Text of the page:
[This post has no real spoilers for the most recent Star Trek movie, but it does have spoilers for a lot of older Star Trek material as well as World War Z and especially the book version of Ender’s Game.]
Gary Westfahl has an interesting review of the most recent Star Trek movie (which I haven’t seen) at Locus. In it, he laments the fact that recent Star Trek movies have abandoned Star Trek creator Gene Roddenberry’s optimistic view of the future:
Essentially, Roddenberry envisioned a future universe in which everybody could get along; intelligent beings might have their differences, but they could still respect each other and strive to resolve their conflicts without resorting to all-out war.
For Westfahl, the first Star Trek movie epitomized this essentially peaceful narrative structure:
[It] was completely congruent with the spirit of the original series: an enormous alien construct approaches Earth and threatens to destroy humanity, but investigation reveals that it is merely being motivated by a confused recollection of instructions that the machine absorbed when it merged with the space probe Voyager, and when it then combines with a human partner, it peacefully leaves Earth to pursue new goals.
Unfortunately, however, this movie was not very commercially successful. It was Star Trek II: Wrath of Khan that breathed new life into the franchise. And it did so by taking an empathy opponent from an earlier episode (Khan) and rendering him purely evil so that he could get blown up at the end and everyone would cheer. For Westfahl, this represents the unfortunate trend towards polarization in modern society, and it’s regrettable that it became the pattern for additional Star Trek movies (including the most recent one). I’m with Westfahl on most of this, but there are two glaring omissions that struck me as extremely puzzling.
The first is the idea that Roddenberry’s vision of the future was as optimistic as Westfahl characterizes. It wasn’t. Gene Roddenberry didn’t envision a future of various aliens existing in peace and harmony, but rather one where his preferred ideology had successfully stamped out all rivals to reign supreme. It was superficially diverse, but underneath the hood it was a philosophical monoculture. He envisioned a future for humanity where concepts like marriage, religion, and free-markets had all been consigned to the dustbin of history (thank goodness!). The result was an austere and quietly fascist society in which no life is depicted (or indeed possible) outside of the rigidly hierarchical, quasi-militaristic United Federation of Planets.
Westfahl isn’t the first person to completely miss the ominous undertones beneath the utopian ideology of Star Trek. Matthew Yglesias recently reviewed all the TV and film iterations of Star Trek for Slate, applauding the utopianism and praising Star Trek (specifically: The Next Generation) for its depiction of the “practical operation of a post-scarcity socialist economy.” Except, of course, that this is nonsense. But it’s useful nonsense, because the absolute failure of Star Trek to successfully depict a post-scarcity society (and the inability of folks like Westfahl and Yglesias to detect that obvious failure) is an object lesson in why people constantly get the politics of Star Trek backwards.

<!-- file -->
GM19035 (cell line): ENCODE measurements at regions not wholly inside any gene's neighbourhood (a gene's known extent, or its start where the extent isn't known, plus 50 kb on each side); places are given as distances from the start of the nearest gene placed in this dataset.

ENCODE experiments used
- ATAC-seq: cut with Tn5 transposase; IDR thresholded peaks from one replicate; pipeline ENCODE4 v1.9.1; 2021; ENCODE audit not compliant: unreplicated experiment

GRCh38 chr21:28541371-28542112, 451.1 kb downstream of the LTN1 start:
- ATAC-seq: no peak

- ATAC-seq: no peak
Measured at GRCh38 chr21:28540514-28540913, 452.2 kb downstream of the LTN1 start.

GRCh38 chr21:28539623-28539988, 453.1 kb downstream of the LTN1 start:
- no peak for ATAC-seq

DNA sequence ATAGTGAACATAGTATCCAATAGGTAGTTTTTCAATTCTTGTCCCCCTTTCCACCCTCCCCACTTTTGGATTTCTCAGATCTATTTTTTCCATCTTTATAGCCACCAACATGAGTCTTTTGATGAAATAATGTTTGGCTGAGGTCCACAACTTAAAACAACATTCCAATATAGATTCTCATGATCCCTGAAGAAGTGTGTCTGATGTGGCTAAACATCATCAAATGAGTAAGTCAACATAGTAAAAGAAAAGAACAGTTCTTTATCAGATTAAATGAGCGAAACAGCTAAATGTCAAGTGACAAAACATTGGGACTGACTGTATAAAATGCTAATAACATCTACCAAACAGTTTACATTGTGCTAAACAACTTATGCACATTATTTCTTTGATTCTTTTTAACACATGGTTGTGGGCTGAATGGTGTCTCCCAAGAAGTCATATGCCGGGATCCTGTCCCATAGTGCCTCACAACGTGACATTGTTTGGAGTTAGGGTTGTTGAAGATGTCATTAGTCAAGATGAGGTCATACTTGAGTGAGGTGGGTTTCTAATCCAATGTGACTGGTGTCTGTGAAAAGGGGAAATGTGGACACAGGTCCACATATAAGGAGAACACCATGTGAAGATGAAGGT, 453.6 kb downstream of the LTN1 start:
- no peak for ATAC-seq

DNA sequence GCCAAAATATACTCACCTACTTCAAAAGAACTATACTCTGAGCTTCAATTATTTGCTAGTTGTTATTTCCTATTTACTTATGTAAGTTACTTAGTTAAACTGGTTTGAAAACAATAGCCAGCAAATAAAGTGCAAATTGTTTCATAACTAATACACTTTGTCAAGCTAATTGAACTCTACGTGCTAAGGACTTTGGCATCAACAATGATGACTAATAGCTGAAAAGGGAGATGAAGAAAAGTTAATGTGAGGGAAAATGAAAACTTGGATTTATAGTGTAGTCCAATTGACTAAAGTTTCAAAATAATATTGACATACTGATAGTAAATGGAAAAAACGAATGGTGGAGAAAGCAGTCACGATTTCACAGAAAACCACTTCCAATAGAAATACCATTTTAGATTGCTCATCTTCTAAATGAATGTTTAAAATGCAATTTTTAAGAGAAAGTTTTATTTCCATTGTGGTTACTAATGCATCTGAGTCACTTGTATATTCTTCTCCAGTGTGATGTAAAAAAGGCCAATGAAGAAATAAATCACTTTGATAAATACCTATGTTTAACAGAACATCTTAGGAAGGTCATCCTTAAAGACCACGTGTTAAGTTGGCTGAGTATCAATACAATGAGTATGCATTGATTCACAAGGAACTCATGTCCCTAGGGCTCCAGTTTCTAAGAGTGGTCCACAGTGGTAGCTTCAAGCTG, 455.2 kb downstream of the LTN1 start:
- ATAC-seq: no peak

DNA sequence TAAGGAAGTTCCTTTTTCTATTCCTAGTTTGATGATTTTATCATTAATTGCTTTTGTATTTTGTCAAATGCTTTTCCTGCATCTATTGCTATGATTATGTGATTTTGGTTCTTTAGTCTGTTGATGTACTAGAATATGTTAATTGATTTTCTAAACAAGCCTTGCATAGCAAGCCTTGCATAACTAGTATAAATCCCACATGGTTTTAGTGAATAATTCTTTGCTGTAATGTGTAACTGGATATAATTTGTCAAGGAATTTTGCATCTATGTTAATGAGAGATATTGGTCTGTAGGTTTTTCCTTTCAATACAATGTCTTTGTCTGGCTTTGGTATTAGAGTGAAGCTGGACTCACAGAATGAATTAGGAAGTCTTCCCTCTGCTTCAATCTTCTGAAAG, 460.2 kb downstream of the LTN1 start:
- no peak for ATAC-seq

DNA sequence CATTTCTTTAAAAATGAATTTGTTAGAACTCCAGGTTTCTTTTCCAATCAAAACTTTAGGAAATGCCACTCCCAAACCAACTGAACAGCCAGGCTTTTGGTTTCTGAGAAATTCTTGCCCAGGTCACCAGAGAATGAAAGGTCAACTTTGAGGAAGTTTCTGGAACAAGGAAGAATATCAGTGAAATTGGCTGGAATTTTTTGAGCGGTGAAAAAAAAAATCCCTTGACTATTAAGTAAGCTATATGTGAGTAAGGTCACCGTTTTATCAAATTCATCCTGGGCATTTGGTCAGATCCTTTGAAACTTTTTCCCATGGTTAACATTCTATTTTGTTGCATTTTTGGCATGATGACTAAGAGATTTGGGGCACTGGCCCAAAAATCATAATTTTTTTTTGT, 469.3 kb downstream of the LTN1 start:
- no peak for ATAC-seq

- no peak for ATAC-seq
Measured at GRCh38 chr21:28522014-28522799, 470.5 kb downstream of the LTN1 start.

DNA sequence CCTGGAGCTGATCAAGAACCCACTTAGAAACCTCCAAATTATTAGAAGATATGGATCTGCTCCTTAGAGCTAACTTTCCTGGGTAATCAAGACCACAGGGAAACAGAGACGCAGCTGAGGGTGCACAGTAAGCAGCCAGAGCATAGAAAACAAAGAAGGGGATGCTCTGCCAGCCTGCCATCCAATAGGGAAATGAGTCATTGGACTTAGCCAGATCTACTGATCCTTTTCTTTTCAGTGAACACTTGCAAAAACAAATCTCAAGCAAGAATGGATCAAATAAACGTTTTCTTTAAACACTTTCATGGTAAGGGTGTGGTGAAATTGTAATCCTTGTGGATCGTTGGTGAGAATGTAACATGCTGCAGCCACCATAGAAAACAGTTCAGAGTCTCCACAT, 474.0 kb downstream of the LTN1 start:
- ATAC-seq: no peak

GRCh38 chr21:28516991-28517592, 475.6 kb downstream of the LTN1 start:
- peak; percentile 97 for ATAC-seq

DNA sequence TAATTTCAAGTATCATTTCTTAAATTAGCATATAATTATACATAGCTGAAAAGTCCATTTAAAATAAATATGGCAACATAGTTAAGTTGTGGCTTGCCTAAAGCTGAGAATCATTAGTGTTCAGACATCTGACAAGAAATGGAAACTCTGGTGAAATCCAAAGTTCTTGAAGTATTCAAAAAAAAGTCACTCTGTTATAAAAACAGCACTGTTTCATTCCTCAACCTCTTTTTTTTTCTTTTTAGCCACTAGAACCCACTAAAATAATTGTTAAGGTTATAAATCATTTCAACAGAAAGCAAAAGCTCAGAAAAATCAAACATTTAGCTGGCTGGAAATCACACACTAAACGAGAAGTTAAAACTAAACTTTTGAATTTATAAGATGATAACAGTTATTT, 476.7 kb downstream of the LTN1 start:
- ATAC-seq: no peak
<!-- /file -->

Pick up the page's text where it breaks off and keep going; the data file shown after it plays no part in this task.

Libertarian law professor Ilya Somin actually delved deeply into the question of Star Trek’s post-scarcity socialist utopia and came away with entirely logical conclusions that would probably leave Yglesias, Westfahl, and even Rodenberry himself aghast. First, and less controversially, he dispenses with the silly notion that Star Trek depicts a world devoid of scarcity:
Some crucial raw materials, such as the dilithium crystals that power their starships clearly can’t be replicated. Same with the replicators themselves (you never see them try to replicate a replicator). Ditto for the Latinum that the Ferengi use as currency; if the Ferengi could replicate latinum at will, the currency would rapidly collapse due to hyperinflation caused by constant replication. Thus, there is scarcity in the Star Trek universe, even if many goods that are scarce today are much easier to produce for them.
This isn’t some mere technicality either, since quite a few Next Generation episodes revolve around the inability or procure this or that specific substance (even with the Enterprise-D and all her replicators sitting right there), not to mention on negotiating trade treaties between similarly advanced societies. Why would there ever be trade in a world without scarcity? It doesn’t make any sense at all. Furthermore: could the total absence of any need for trade critically undermine inter-group relationships? Now that’s a post-scarcity idea worth considering.
In any case Somin finds much darker implications behind the post-scarcity sham when he asks the simple question: “How much power does the Federation’s central government have, and how much is left to the individual planets?”
I would suggest that it is only Earth that is socialistic, while the other member worlds have free market systems or mixed economies. The human-dominated Star Fleet military is the only Federation military force, and is tasked with collecting tribute from the nonhuman planets for redistribution to Earth. But as long as they pay their taxes, which subsidize Earth’s welfare state and Star Fleet itself, they are largely left alone to govern their domestic affairs as they see fit. The Federation is essentially a big protection racket (in both senses of the word: providing external security, and also “protection” against its own depradations). There is even a good historical precedent. The 5th century BC Athenian-dominated Delian League also collected tribute from the other member states (which had no independent militaries) and used it to finance government spending on welfare benefits and the Athenian Navy, an analogue to Star Fleet. As long as the allies paid their tribute, Athens mostly left them alone and did not try to influence their domestic policies.
This theory, as Somin notes, “explains a lot”. It explains the racial exclusivity of the Federation (there’s only a single non-human admiral in the entire franchise), the absence of any civilian control over Star Fleet’s creation of foreign policy, and even the Prime Directive fits in. From this lens, even the most romantic ideal of Star Trek–exploration–takes on a sinister new meaning: